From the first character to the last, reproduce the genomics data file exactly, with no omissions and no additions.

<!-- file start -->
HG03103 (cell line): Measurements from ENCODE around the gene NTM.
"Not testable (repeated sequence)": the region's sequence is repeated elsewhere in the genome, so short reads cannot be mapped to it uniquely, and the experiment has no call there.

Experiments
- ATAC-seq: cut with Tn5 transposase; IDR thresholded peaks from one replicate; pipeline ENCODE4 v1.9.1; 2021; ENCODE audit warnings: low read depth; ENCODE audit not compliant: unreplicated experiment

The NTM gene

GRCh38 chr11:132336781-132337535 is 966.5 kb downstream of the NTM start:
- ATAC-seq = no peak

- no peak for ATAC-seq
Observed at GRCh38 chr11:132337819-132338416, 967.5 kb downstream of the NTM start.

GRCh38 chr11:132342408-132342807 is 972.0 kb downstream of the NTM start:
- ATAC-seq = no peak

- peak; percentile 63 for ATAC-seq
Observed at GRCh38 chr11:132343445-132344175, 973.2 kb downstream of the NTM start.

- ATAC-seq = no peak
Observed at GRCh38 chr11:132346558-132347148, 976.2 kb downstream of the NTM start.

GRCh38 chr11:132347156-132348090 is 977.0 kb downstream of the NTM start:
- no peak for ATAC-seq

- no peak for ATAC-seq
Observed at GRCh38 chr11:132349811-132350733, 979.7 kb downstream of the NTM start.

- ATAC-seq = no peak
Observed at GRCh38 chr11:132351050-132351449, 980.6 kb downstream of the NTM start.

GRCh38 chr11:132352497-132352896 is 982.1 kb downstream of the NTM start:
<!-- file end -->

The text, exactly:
HG03103 (cell line): Measurements from ENCODE around the gene NTM.
"Not testable (repeated sequence)": the region's sequence is repeated elsewhere in the genome, so short reads cannot be mapped to it uniquely, and the experiment has no call there.

Experiments
- ATAC-seq: cut with Tn5 transposase; IDR thresholded peaks from one replicate; pipeline ENCODE4 v1.9.1; 2021; ENCODE audit warnings: low read depth; ENCODE audit not compliant: unreplicated experiment

The NTM gene

GRCh38 chr11:132336781-132337535 is 966.5 kb downstream of the NTM start:
- ATAC-seq = no peak

- no peak for ATAC-seq
Observed at GRCh38 chr11:132337819-132338416, 967.5 kb downstream of the NTM start.

GRCh38 chr11:132342408-132342807 is 972.0 kb downstream of the NTM start:
- ATAC-seq = no peak

- peak; percentile 63 for ATAC-seq
Observed at GRCh38 chr11:132343445-132344175, 973.2 kb downstream of the NTM start.

- ATAC-seq = no peak
Observed at GRCh38 chr11:132346558-132347148, 976.2 kb downstream of the NTM start.

GRCh38 chr11:132347156-132348090 is 977.0 kb downstream of the NTM start:
- no peak for ATAC-seq

- no peak for ATAC-seq
Observed at GRCh38 chr11:132349811-132350733, 979.7 kb downstream of the NTM start.

- ATAC-seq = no peak
Observed at GRCh38 chr11:132351050-132351449, 980.6 kb downstream of the NTM start.

GRCh38 chr11:132352497-132352896 is 982.1 kb downstream of the NTM start: